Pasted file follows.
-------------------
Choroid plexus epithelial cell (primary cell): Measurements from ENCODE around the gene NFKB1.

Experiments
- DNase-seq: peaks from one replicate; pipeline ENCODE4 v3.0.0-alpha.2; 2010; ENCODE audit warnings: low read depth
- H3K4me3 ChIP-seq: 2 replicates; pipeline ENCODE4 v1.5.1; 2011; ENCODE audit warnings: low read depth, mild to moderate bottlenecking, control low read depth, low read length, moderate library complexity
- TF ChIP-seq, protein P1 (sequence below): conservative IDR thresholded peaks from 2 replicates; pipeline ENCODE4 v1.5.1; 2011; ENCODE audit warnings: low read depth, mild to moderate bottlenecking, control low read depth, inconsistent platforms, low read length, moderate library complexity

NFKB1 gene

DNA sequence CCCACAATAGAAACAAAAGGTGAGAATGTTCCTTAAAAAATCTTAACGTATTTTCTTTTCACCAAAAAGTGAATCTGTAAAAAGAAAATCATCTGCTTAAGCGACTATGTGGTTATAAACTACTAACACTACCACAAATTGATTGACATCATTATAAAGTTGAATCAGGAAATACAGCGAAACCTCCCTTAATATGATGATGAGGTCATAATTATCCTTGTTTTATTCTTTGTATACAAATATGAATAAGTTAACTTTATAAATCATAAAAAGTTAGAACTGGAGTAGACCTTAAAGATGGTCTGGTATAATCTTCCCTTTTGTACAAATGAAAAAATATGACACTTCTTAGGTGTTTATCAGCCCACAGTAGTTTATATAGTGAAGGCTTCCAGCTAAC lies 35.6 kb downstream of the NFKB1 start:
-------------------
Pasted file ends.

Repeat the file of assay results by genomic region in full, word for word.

Choroid plexus epithelial cell (primary cell): Measurements from ENCODE around the gene NFKB1.

Experiments
- DNase-seq: peaks from one replicate; pipeline ENCODE4 v3.0.0-alpha.2; 2010; ENCODE audit warnings: low read depth
- H3K4me3 ChIP-seq: 2 replicates; pipeline ENCODE4 v1.5.1; 2011; ENCODE audit warnings: low read depth, mild to moderate bottlenecking, control low read depth, low read length, moderate library complexity
- TF ChIP-seq, protein P1 (sequence below): conservative IDR thresholded peaks from 2 replicates; pipeline ENCODE4 v1.5.1; 2011; ENCODE audit warnings: low read depth, mild to moderate bottlenecking, control low read depth, inconsistent platforms, low read length, moderate library complexity

NFKB1 gene

DNA sequence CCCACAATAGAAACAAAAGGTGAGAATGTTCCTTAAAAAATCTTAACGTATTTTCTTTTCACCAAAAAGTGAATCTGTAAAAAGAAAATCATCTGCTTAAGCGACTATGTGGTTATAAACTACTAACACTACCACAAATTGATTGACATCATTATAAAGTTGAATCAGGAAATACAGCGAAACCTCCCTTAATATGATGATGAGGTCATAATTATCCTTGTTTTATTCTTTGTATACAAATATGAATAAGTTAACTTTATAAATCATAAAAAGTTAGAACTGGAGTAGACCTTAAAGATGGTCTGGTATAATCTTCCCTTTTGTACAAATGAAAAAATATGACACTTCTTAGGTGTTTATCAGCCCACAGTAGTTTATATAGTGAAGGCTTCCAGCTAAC lies 35.6 kb downstream of the NFKB1 start: